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3

You could set up NAT with each guest on its on private network. First, you'd need to stop bridging all of their network interfaces together (after all, if they're all on the same switch, they're hardly on their own private networks). Then you'd set up NAT rules, and maybe it'd work. But probably not—the outgoing path should work, but the return path is a ...


2

According to vagrant's documentation, the default provider should be virtualbox, and the VAGRANT_DEFAULT_PROVIDER variable lets you override it. However, VAGRANT_DEFAULT_PROVIDER is empty, so it should be virtualbox, right? Well, if I set the variable to virtualbox, it works again. So I guess fedora sets the default variable somewhere else. Solution: $ ...


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The problem is that you're telling your machine that both interfaces should be handling traffic to the rest of the world. You see this in the last two lines of your routing table. If I've understood you correctly, it's the interface that gets its information from DHCP that's connected to the internet, and the other one is only connected to 192.168.56.0/24. ...


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Simple answer: no. What you're trying to do is, from a networking perspective, identical to trying to have multiple physical hosts with the same IP. It won't work.


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They're space-consuming. If you write 10% to a logical volume and then take a snapshot, the other 90% of that volume become unusable. Uh, no it isn't. The LVM snapshot presents two block devices, the origin LV (what you're snapshotting) and the snapshot LV. Only data that changes on either LV is actually written to the snapshot LV. You can mount the ...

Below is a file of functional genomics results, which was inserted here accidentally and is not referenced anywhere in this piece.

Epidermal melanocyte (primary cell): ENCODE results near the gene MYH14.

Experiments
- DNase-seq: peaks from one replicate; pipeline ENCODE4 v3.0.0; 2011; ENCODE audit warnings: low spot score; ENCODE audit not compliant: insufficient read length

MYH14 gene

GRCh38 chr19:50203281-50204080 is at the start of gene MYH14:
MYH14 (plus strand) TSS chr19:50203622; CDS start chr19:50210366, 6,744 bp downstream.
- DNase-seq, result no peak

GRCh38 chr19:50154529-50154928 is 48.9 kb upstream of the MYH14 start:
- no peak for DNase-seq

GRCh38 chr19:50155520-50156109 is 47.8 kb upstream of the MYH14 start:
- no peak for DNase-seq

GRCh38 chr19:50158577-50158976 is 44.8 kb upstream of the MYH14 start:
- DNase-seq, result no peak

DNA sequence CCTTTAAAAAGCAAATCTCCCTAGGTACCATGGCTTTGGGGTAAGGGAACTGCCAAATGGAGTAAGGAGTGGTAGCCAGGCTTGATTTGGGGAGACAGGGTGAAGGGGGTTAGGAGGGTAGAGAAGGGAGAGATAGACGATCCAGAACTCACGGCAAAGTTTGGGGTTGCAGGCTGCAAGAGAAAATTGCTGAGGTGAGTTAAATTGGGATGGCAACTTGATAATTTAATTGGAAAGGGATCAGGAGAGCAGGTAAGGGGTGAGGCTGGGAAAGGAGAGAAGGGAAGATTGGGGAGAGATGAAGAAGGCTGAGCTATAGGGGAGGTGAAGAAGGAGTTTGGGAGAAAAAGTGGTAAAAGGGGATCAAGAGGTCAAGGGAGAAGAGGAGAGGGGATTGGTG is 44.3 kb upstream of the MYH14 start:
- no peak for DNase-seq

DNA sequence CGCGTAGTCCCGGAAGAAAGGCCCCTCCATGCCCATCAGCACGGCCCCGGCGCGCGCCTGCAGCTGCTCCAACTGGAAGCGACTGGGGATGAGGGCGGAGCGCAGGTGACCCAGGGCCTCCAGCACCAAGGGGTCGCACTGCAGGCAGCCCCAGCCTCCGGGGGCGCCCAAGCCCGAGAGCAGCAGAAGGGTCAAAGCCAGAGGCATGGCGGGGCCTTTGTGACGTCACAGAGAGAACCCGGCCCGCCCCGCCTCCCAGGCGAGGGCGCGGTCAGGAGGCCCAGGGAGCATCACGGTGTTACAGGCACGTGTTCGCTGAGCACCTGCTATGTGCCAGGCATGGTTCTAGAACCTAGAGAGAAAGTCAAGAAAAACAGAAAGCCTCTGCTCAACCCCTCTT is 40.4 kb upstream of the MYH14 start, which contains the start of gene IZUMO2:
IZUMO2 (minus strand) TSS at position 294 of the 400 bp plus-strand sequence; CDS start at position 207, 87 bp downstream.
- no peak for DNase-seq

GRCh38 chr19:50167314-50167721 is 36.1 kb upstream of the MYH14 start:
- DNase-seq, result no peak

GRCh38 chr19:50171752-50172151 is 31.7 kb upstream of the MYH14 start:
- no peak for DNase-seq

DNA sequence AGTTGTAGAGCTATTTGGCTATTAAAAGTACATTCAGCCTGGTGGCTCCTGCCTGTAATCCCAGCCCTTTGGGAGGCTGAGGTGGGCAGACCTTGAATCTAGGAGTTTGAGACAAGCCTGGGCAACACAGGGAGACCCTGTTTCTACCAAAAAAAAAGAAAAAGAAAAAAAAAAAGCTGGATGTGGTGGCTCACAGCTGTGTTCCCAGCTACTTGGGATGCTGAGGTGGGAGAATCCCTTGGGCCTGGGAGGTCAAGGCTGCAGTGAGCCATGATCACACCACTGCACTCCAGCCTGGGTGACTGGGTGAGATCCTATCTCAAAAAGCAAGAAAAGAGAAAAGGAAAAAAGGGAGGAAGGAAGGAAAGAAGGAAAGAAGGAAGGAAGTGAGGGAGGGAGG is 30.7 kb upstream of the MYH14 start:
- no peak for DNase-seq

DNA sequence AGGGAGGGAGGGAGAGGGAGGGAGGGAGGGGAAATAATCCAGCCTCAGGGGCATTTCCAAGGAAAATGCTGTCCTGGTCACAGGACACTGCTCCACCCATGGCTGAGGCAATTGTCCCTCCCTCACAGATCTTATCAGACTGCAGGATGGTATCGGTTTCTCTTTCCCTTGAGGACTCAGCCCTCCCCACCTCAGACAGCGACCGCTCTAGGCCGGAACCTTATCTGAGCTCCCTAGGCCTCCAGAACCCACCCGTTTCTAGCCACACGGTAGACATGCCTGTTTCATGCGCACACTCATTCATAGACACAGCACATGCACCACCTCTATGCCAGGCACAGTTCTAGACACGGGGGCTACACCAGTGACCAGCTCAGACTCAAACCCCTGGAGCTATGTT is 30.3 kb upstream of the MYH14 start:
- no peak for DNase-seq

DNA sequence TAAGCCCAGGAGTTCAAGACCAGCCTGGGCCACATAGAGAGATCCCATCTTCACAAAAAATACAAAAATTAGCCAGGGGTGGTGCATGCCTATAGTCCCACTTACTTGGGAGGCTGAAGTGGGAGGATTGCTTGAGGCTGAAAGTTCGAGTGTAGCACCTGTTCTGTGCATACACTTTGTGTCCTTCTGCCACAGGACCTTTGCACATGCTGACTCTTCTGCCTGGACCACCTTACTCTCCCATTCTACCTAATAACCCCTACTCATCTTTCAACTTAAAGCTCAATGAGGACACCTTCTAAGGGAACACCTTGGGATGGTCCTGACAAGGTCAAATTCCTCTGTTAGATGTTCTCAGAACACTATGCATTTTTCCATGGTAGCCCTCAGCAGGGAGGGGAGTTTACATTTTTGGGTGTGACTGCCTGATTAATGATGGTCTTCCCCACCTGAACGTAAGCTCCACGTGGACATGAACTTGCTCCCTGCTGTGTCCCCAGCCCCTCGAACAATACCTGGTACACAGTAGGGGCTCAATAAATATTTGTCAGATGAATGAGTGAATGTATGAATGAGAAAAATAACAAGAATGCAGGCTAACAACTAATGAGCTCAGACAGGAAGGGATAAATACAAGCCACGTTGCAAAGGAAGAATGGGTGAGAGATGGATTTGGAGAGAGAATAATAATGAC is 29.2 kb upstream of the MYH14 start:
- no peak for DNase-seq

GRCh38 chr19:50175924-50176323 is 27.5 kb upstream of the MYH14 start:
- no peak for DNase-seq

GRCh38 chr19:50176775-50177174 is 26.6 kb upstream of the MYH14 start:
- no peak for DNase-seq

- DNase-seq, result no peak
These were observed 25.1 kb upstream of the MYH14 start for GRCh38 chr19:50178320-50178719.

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To complete @Lambert's answer, there is also Btrfs (a linux file system) which allows to create and restore snapshots of subvolume of the file system. For differences between the two read this post on reddit. Btrfs is included into the linux kernel, and you can use it a you root filesystem. It seems possible to boot on it. Regarding to its "experimental" ...


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The guest operating system runs inside the host. The host has full control over everything that the guest does and everything that goes in or out of the guest. Thus any confidential information that becomes accessible to the guest is also accessible to the host. A rogue process on the host can access everything in the guest, assuming that it has sufficient ...


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When both the Host and Guest OSes are turned off and the data is at rest on a storage device, is it any easier/harder to retrieve the encrypted file system? This scenario is similar to the security of a Truecrypt encrypted container in Host OS. If the Host is already off then accessibility can only be through personal access where more or less, ...


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Virtualbox allows to configure two types of SCSI controllers, one being LSILOGIC the other Buslogic compatible. Those should be supported by the bt(4) and mpt(4) drivers. You can remove all other SCSI controllers If you use IDE/SATA controllers you can remove all SCSI drivers.



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